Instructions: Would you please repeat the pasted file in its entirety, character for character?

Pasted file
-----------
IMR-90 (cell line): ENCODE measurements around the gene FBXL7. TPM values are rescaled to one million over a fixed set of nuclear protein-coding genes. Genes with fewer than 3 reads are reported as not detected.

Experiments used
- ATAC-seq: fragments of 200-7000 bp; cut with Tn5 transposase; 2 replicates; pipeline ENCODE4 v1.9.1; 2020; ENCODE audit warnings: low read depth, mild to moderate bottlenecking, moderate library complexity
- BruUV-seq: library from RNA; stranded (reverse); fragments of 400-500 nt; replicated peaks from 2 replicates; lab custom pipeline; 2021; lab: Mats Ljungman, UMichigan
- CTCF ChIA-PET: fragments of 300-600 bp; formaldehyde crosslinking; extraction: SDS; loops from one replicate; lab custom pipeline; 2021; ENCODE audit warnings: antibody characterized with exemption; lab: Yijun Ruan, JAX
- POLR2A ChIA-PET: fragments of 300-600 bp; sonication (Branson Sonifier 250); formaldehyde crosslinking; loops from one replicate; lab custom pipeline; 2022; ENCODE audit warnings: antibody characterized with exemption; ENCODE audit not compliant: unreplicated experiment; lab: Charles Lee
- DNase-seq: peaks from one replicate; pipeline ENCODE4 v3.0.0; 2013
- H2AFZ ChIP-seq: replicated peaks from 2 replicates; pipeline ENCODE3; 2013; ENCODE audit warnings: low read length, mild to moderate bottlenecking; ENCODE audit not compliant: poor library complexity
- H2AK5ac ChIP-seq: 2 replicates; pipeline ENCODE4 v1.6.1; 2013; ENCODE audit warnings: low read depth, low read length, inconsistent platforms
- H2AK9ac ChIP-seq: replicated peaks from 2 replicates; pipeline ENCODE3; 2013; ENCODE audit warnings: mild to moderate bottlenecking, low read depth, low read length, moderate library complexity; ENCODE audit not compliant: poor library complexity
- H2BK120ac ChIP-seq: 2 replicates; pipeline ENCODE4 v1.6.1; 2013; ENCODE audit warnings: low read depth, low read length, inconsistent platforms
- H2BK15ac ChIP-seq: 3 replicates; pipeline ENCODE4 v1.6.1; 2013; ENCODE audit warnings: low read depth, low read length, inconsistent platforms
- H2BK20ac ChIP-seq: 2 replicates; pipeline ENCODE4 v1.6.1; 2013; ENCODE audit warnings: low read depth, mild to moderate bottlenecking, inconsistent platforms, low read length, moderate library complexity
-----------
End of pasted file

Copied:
IMR-90 (cell line): ENCODE measurements around the gene FBXL7. TPM values are rescaled to one million over a fixed set of nuclear protein-coding genes. Genes with fewer than 3 reads are reported as not detected.

Experiments used
- ATAC-seq: fragments of 200-7000 bp; cut with Tn5 transposase; 2 replicates; pipeline ENCODE4 v1.9.1; 2020; ENCODE audit warnings: low read depth, mild to moderate bottlenecking, moderate library complexity
- BruUV-seq: library from RNA; stranded (reverse); fragments of 400-500 nt; replicated peaks from 2 replicates; lab custom pipeline; 2021; lab: Mats Ljungman, UMichigan
- CTCF ChIA-PET: fragments of 300-600 bp; formaldehyde crosslinking; extraction: SDS; loops from one replicate; lab custom pipeline; 2021; ENCODE audit warnings: antibody characterized with exemption; lab: Yijun Ruan, JAX
- POLR2A ChIA-PET: fragments of 300-600 bp; sonication (Branson Sonifier 250); formaldehyde crosslinking; loops from one replicate; lab custom pipeline; 2022; ENCODE audit warnings: antibody characterized with exemption; ENCODE audit not compliant: unreplicated experiment; lab: Charles Lee
- DNase-seq: peaks from one replicate; pipeline ENCODE4 v3.0.0; 2013
- H2AFZ ChIP-seq: replicated peaks from 2 replicates; pipeline ENCODE3; 2013; ENCODE audit warnings: low read length, mild to moderate bottlenecking; ENCODE audit not compliant: poor library complexity
- H2AK5ac ChIP-seq: 2 replicates; pipeline ENCODE4 v1.6.1; 2013; ENCODE audit warnings: low read depth, low read length, inconsistent platforms
- H2AK9ac ChIP-seq: replicated peaks from 2 replicates; pipeline ENCODE3; 2013; ENCODE audit warnings: mild to moderate bottlenecking, low read depth, low read length, moderate library complexity; ENCODE audit not compliant: poor library complexity
- H2BK120ac ChIP-seq: 2 replicates; pipeline ENCODE4 v1.6.1; 2013; ENCODE audit warnings: low read depth, low read length, inconsistent platforms
- H2BK15ac ChIP-seq: 3 replicates; pipeline ENCODE4 v1.6.1; 2013; ENCODE audit warnings: low read depth, low read length, inconsistent platforms
- H2BK20ac ChIP-seq: 2 replicates; pipeline ENCODE4 v1.6.1; 2013; ENCODE audit warnings: low read depth, mild to moderate bottlenecking, inconsistent platforms, low read length, moderate library complexity